As a librarian who is passionate about languages, literature, pedagogy, and research, I’m curious about how technology assists their study and practice. I’m also confident that technological innovation needs the critical and constructive perspectives of humanities students and scholars. For these reasons, I wanted to become more proficient in a field that delves into many of these interests and concerns: digital humanities (DH). So, I decided to attend the Digital Humanities Summer Institute (or DHSI) at the University of Victoria in British Columbia.
DHSI has been held at the University of Victoria for almost two decades. It’s evolved over time into a 2-week institute where participants take intensive, week-long classes in a particular area of digital humanities. There are also preconference sessions, conversational sessions, and daily colloquia. Longtime practitioners in DH teach, learn, and share ideas and projects alongside professors, librarians, archivists, graduate students, independent scholars, and journalists from all over the world — some who have been using digital tools and methods in their work for a long time, and others, like me, who are just starting out.
I arrived at DHSI with all of the anticipation, excitement, and nervousness that new learning adventures often bring. I soon found that I had nothing to be apprehensive about because DHSI and the University of Victoria provided a welcoming environment. And, any lingering homesickness that I might have been harboring was quickly abated by an assigned reading which mentioned Roberto Busa, a Jesuit priest and librarian who is often cited as the father of digital humanities. I learned that in the late 1940s, Busa asked IBM to assist him with work on the Index Thomisticus, a tool that made Thomas Aquinas’ corpus searchable. This project was a multi-year endeavor and a great example of the Jesuit influence on DH.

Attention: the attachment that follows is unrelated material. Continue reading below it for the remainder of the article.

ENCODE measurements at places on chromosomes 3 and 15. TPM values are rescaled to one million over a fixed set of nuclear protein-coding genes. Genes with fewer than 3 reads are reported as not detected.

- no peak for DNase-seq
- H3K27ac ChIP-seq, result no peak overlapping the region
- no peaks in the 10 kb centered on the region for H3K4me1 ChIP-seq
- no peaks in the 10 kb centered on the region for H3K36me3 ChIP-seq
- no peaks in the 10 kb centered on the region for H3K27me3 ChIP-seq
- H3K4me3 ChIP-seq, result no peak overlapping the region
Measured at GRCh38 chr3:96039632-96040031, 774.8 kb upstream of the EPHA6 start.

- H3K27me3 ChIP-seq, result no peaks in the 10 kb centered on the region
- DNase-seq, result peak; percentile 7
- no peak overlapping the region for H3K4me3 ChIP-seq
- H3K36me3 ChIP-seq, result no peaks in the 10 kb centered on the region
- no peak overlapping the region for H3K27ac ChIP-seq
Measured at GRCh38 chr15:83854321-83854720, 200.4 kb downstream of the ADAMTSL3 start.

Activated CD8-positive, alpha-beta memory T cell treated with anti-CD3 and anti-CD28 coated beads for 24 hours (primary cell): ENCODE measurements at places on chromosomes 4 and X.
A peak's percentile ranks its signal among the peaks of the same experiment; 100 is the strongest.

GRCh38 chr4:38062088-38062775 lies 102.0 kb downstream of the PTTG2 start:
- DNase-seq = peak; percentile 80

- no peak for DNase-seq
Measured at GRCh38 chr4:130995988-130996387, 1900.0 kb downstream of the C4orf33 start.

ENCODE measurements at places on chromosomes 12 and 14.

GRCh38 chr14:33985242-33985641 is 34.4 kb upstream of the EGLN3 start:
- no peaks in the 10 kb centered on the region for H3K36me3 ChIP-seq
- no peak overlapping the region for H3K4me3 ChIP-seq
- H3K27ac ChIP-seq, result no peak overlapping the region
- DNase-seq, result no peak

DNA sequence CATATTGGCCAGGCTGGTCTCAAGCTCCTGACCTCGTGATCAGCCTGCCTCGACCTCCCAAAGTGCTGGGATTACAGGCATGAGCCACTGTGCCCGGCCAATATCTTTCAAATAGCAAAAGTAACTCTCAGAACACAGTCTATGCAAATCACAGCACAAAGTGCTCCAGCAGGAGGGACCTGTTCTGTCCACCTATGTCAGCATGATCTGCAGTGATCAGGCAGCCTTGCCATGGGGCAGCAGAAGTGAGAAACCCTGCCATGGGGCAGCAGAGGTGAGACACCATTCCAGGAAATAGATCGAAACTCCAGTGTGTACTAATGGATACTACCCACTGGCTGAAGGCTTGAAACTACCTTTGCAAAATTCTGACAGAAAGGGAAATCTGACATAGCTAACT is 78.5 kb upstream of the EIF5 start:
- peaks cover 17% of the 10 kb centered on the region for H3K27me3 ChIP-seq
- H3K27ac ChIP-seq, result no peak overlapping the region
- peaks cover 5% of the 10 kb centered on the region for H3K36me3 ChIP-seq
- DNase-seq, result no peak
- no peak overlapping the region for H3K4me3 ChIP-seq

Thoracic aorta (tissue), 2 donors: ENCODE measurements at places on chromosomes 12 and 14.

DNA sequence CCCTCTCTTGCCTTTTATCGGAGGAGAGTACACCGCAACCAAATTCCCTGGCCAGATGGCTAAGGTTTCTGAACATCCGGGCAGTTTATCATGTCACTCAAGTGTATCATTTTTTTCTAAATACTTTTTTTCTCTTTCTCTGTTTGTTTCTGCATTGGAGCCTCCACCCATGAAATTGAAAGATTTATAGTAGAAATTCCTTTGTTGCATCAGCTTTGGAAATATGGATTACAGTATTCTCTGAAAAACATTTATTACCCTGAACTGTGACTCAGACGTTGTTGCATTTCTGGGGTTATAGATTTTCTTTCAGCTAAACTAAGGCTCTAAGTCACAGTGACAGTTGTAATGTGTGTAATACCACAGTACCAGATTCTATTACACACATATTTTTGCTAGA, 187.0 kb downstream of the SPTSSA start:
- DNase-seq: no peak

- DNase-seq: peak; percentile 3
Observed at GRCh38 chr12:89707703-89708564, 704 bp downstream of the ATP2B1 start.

Digital tools are built a lot faster than they were in the 1940s. I learned that common DH methods and projects – such as text analysis, data visualization, mapping, and online publishing – may have any number of different tools, both open-source and proprietary, that scholars use to help them ask and answer new questions. One tool that I particularly liked experimenting with was Voyant – a simple and easy-to-learn open source text analysis and data visualization tool.
Playing around and experimenting with different tools was fun, but a common refrain at DHSI was to be reflective and discerning about the use of these tools and their value to one’s particular research or projects. Course facilitators stressed that vetting tools is an important part of their research process.
As a result of the reflection and learning I was encouraged to do at DHSI, my own notion of and interests in digital humanities expanded considerably. I began conceiving of my own DH less in terms of tools and methods like text analysis, and more in terms of creating digital collections in collaboration with community stakeholders.
For example, how can I creatively use, remix, learn, and tell new stories or ask new questions with our existing library collections, both digital and analog? And how can I enhance these stories with multimodal learning and experience – by including aspects such as 3D replicas, sound, maps, and timelines? How can I involve our campus community in this endeavor? And, in keeping with our USF mission of changing the world from here, how do projects like digital exhibits make scholarship accessible and in service to communities outside of academia?